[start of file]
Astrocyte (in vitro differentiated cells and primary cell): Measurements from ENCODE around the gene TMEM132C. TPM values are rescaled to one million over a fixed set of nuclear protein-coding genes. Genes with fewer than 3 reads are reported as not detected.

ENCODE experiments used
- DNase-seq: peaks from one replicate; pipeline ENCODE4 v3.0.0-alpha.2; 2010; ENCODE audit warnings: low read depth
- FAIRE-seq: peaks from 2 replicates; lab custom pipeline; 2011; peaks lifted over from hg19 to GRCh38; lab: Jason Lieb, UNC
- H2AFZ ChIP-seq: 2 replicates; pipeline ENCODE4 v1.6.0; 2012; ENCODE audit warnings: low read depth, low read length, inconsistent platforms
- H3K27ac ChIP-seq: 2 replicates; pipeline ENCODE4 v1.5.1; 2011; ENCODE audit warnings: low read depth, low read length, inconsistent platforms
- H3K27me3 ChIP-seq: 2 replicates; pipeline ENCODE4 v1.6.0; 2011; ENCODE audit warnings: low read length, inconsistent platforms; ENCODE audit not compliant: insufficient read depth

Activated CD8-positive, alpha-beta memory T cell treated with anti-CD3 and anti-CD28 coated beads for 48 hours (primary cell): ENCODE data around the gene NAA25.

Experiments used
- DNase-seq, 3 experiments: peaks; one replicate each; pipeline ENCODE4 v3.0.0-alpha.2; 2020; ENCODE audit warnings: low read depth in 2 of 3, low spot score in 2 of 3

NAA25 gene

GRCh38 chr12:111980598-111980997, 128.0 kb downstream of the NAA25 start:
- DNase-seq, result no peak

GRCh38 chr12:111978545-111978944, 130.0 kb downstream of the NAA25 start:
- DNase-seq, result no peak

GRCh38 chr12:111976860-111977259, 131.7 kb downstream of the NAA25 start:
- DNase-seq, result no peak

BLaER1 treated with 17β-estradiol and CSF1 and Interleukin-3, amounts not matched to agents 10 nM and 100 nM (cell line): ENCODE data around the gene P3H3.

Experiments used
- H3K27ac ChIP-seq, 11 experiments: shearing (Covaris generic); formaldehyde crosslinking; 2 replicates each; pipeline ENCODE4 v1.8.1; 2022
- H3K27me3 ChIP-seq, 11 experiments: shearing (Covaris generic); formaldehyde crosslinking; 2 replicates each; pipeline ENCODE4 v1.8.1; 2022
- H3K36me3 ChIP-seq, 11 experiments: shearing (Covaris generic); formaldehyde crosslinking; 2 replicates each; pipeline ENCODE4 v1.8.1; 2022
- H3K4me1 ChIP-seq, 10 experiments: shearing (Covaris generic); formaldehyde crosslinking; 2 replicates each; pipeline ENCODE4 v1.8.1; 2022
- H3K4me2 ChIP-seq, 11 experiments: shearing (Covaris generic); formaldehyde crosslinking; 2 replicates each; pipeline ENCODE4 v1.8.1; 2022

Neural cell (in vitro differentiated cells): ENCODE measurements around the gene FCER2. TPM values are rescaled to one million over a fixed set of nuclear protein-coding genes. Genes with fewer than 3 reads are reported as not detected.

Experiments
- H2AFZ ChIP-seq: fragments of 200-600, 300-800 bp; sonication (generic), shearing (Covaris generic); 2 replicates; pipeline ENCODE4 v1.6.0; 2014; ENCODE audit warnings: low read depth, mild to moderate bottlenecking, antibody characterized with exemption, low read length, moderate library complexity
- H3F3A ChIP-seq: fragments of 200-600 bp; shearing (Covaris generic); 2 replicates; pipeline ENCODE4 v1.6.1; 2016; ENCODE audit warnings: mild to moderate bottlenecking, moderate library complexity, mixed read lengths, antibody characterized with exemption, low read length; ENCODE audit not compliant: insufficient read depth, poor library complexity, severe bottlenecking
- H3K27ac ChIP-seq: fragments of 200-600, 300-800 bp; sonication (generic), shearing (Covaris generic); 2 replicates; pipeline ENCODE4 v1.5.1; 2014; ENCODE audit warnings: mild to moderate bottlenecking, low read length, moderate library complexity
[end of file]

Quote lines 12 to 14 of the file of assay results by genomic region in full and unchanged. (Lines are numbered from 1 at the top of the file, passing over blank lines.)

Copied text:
GRCh38 chr12:111980598-111980997, 128.0 kb downstream of the NAA25 start:
- DNase-seq, result no peak

GRCh38 chr12:111978545-111978944, 130.0 kb downstream of the NAA25 start: